SANTIAGO – Nicanor Parra, a Chilean physicist, mathematician and self-described “anti-poet” whose eccentric writings won him a leading place in Latin American literature, died Tuesday. He was 103.
His death was confirmed by Chilean President Michelle Bachelet, who expressed her condolences. Her government ordered national flags to be flown at half-staff in public buildings and decreed two days of mourning.
“Chile loses one of the greatest authors in the history of our literature and a singular voice in Western culture,” she said.
Characterized by wit and irreverence, Parra’s works include “Poemas para Combatir la Calvicie” (“Poems to Fight Baldness,” 1993), and “La Montana Rusa” (“The Roller Coaster,” 1962), in which he says he wants to disturb the comfortable world of poetry with a ride that people take at their own risk.
While his poetry won him fame, Parra was a respected physicist, earning a degree from the University of Chile and then studying physics at Brown University and cosmology at Oxford University in England. He was a professor of theoretical physics at the University of Chile and taught at Columbia, Yale, New York University and Louisiana State University.
Parra brought the skepticism of science to his literary work, rejecting traditional poetic techniques and experimenting with prose-like styles, everyday images and grotesque humor in what he called “anti-poetry.”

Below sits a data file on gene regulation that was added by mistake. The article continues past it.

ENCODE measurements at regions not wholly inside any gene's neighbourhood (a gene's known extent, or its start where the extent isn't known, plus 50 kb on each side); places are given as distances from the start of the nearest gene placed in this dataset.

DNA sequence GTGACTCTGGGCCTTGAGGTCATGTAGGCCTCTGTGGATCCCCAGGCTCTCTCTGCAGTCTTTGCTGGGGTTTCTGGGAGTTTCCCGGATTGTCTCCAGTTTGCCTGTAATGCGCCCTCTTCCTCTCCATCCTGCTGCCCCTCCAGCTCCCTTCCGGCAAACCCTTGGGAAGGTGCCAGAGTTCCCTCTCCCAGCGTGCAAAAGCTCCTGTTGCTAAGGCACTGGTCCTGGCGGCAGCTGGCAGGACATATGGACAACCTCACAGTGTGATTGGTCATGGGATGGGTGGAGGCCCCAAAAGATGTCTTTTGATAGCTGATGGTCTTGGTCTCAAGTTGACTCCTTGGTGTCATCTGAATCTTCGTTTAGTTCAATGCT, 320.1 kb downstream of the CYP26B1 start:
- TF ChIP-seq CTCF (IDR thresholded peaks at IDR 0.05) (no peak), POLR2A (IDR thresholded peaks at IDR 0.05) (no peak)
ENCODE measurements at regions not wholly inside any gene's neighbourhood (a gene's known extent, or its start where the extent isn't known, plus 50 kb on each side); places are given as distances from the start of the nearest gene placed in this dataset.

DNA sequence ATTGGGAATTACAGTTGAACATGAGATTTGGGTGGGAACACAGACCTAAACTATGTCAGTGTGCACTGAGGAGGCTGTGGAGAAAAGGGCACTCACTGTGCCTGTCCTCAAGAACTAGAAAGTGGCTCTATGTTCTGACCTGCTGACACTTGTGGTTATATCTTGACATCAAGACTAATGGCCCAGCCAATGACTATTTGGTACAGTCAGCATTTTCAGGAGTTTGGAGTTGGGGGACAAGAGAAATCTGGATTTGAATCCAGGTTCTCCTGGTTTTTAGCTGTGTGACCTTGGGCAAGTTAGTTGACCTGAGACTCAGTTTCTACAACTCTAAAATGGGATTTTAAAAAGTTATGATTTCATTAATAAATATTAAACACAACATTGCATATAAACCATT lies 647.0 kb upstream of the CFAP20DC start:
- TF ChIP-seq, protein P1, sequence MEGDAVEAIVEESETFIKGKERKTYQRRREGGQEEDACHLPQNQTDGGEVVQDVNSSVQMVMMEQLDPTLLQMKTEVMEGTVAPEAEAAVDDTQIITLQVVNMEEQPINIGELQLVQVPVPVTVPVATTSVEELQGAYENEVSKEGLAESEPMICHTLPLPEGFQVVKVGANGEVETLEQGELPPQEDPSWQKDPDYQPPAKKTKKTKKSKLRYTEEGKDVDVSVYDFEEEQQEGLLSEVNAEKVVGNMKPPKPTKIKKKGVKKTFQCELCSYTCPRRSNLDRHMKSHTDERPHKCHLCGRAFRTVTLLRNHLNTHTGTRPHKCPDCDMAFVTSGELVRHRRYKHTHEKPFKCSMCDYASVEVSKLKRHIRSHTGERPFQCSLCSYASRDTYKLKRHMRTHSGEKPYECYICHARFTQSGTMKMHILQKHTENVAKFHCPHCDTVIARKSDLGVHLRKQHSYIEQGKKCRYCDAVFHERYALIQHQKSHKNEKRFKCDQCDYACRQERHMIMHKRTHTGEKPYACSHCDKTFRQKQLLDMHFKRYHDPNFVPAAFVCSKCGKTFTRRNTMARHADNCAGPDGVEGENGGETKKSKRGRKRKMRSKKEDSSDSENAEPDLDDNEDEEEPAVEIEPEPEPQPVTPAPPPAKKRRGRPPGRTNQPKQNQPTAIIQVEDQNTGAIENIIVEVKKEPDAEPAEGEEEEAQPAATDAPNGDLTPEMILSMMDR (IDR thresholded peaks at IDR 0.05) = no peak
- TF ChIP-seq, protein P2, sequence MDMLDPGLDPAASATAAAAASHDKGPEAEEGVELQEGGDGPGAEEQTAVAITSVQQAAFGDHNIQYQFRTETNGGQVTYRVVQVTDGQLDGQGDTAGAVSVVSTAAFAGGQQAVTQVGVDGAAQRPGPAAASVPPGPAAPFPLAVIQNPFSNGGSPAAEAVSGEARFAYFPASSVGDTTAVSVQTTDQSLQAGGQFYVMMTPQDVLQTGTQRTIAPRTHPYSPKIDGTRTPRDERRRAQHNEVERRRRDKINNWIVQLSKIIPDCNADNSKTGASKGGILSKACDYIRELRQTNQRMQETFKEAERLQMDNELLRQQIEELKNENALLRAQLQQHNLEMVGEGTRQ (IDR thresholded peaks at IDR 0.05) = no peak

“The popular poetry of Nicanor Parra is red and palpitating like a fighting cock crowing in the ring,” wrote literary critic Fernando Alegria in “Literature and Revolution.”
Parra published his first book, “Cancionero sin Nombre” (“Singer without a Name”) in 1937 and then become interested in writing poetry that would reach the general public.
He earned international fame in 1954 with “Poemas y Antipoemas” (“Poems and Antipoems”) and won Chile’s prestigious National Literature Prize in 1969 and a Guggenheim fellowship in 1972.
Once, in an art show in Santiago, Parra displayed life-sized cardboard silhouettes of every Chilean president hanging from a noose, in addition to a coffin with a steering wheel inside. A note on the coffin said “just in case…” He gave no explanation of what the display meant.
At one point, he also replaced the sword held by a statue of a Chilean hero in Santiago with an umbrella.
Parra wasn’t the first Latin American poet to buck convention. Cesar Vallejo, Vicente Huidobro and Pablo Neruda had already challenged the status quo as part of the region’s vanguard before him. But Parra found a unique voice as a faulty human aware of his weaknesses and bitter toward the absurdity of civilization.
While Parra was sometimes associated with Latin America’s left, he ran into problems with leftists for his positive attitude of the U.S.
In 1971, he visited Washington to attend a cultural gathering sponsored by the Library of Congress, which included a visit to the White House. Parra, along with other authors and poets, was received by Pat Nixon, the wife of then President Richard Nixon. The visit earned Parra condemnation from leftist groups around the world.
But Parra refused to be classified: “I am neither a rightist nor a leftist,” he wrote, “I just break with everything!”
Born Sept. 15, 1914, Parra grew up in a chaotic but talented family of eight children, several of whom became noted artists, including folk singer Violeta Parra.
Parra spent most of his childhood in the suburbs of Chillan. His father was a music teacher and his mother sang folkloric songs.
Parra spent the last decades of his life secluded in his home near the sea on the central coast of Chile.
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